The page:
16 April 2004 IBM has reported a robust rise in revenues and net income for its first quarter, but analysts have warned that this does not necessarily point to a rise in global IT spending.
The company’s revenues rose 11% to $22.3 billion, from the $20.1 billion achieved a year ago, and net income increased by a robust 16% to $1.6 billion.
The results, which met Wall Street expectations, were attributed by IBM to a strong showing in IT services. In addition, hardware revenues also rose thanks to a rebound in the PC market and gains against competitors such as Sun Microsystems.
Chief financial officer John Joyce was bullish. “We had a solid performance and are well positioned for the future,” he said. “Signs of an upturn in IT spending that we saw in the fourth quarter have continued in the first quarter.”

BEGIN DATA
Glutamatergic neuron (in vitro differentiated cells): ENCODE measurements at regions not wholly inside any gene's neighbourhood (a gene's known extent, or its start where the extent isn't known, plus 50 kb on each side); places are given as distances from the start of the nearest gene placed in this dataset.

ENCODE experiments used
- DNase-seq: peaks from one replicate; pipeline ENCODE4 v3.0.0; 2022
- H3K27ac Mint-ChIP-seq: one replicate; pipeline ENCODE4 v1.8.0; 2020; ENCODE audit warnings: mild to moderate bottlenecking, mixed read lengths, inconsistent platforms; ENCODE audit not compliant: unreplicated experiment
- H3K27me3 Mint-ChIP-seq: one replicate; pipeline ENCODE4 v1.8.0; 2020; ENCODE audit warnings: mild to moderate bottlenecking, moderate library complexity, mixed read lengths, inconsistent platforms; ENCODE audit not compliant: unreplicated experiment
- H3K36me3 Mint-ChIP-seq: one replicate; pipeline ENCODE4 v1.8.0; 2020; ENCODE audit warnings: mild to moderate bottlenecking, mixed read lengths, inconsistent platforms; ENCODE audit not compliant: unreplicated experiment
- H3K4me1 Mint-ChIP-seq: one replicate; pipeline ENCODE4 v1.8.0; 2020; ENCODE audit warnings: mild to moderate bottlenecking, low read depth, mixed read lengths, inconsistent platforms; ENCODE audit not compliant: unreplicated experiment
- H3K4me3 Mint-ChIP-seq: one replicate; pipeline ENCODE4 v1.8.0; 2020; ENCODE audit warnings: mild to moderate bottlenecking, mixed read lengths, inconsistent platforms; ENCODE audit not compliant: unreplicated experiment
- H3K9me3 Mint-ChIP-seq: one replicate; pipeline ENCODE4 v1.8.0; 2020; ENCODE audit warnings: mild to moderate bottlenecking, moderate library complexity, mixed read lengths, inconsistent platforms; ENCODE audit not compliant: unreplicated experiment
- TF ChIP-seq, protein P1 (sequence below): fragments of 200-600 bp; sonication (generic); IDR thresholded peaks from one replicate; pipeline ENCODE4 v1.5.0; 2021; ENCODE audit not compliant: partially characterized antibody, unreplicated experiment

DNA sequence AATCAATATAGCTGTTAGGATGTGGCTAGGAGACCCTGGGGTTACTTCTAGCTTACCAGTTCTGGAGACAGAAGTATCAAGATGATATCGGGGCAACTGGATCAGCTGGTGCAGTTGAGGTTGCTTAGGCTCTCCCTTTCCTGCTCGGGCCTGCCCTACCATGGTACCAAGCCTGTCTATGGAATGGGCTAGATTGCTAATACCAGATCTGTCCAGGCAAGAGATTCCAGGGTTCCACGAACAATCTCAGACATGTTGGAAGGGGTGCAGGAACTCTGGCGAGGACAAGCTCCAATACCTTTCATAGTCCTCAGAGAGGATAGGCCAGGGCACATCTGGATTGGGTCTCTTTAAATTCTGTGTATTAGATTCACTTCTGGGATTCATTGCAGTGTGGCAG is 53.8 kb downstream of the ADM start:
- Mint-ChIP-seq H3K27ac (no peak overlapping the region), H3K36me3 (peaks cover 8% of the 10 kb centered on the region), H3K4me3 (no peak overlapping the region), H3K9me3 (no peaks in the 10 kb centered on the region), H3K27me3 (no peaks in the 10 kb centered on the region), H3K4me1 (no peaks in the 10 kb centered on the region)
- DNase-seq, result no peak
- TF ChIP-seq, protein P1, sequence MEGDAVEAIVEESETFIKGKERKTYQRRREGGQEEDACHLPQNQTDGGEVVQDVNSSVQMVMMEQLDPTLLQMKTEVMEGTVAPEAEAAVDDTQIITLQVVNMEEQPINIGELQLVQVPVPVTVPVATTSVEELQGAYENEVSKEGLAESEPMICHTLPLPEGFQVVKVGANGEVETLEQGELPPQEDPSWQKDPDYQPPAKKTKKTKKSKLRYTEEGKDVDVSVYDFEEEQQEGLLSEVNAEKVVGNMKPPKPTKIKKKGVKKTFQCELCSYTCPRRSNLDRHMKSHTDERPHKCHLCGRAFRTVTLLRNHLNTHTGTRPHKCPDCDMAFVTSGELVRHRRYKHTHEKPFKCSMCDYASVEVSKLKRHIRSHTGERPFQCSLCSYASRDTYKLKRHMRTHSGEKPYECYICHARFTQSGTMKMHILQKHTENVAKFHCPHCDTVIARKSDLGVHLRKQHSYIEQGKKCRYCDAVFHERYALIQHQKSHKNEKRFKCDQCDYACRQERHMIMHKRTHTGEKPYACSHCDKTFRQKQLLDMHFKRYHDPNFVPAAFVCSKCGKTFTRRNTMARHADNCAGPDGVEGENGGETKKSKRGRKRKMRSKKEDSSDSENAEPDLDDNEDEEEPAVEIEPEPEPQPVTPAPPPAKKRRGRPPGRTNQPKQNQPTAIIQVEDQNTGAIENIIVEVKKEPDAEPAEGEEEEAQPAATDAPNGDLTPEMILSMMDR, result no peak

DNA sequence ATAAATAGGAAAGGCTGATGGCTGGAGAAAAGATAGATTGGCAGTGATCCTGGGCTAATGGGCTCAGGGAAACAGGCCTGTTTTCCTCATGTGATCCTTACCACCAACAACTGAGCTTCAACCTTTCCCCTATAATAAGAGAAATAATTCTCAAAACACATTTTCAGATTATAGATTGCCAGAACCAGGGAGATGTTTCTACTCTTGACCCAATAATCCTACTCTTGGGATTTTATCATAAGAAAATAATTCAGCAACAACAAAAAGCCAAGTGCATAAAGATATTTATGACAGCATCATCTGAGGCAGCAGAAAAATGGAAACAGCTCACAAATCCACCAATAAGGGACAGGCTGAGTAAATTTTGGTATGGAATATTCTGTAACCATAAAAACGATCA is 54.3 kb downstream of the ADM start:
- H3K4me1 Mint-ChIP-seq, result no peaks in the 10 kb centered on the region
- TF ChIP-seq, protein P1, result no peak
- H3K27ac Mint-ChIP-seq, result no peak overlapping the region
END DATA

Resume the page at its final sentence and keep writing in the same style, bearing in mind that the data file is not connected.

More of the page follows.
Joyce described Wall Street forecasts for the rest of the year as “reasonable”, with analyst’s consensus estimates suggesting full-year revenues of $95.7 billion.
However, analysts were less bullish than Joyce, crediting much of the company’s financial performance to cost cuts and large sales of its intellectual property. They also cited the weakness in the dollar as a contributing factor top the headline revenue rise.
In recent years, IBM has bolstered its revenues with a string of acquisitions. But this strategy, suggest analysts, will be short-lived. This is partly because there are fewer potential acquisition targets big enough to provide a significant enough boost to IBM’s revenues.
The company’s flagging chip business is also a concern. Joyce stated that although chip yields were showing an improvement they were not yet “where they should be”.
Separately, customer relationship management software supplier Siebel Systems posted a solid first quarter, but also expressed some caution about the IT industry’s recovery prospects.
Siebel reported revenue of $329.3 million, down 1% from the same period a year ago, but licence revenue increased 13% to $126.8 million. Net income was $31.7 million, up from $4.6 million in the same quarter last year.
“We feel cautiously optimistic,” said CEO Tom Siebel. “It’s very clear that this IT recovery we’re seeing is fragile. There is still geopolitical dislocation; there is quite a bit of uncertainty out there,” he added.